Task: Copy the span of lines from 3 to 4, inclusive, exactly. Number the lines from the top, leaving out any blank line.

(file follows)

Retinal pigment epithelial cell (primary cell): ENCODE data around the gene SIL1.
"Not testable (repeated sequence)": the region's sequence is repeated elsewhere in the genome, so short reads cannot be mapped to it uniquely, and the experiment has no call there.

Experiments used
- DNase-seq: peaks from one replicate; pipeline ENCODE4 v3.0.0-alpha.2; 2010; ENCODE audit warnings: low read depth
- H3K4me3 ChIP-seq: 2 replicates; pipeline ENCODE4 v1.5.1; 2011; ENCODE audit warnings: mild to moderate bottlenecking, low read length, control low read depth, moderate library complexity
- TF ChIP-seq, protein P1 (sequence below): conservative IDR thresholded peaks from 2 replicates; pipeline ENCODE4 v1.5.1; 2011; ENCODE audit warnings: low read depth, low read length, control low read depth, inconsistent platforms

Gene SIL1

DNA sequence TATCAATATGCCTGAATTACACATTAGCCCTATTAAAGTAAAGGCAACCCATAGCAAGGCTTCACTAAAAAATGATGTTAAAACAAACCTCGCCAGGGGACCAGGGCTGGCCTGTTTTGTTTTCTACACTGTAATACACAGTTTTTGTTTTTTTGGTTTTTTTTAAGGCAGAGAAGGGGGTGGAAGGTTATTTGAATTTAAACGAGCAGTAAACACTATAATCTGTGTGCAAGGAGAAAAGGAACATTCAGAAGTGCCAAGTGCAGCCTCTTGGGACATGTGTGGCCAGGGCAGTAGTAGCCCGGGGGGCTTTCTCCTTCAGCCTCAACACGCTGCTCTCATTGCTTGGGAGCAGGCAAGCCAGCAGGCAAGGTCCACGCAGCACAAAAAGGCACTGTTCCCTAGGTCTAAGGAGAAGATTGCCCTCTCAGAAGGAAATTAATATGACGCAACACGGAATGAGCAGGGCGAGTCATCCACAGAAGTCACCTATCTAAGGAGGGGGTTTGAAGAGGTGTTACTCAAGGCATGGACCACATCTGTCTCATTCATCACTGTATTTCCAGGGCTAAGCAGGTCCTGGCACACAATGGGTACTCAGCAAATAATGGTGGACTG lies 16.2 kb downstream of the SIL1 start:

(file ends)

Experiments used
- DNase-seq: peaks from one replicate; pipeline ENCODE4 v3.0.0-alpha.2; 2010; ENCODE audit warnings: low read depth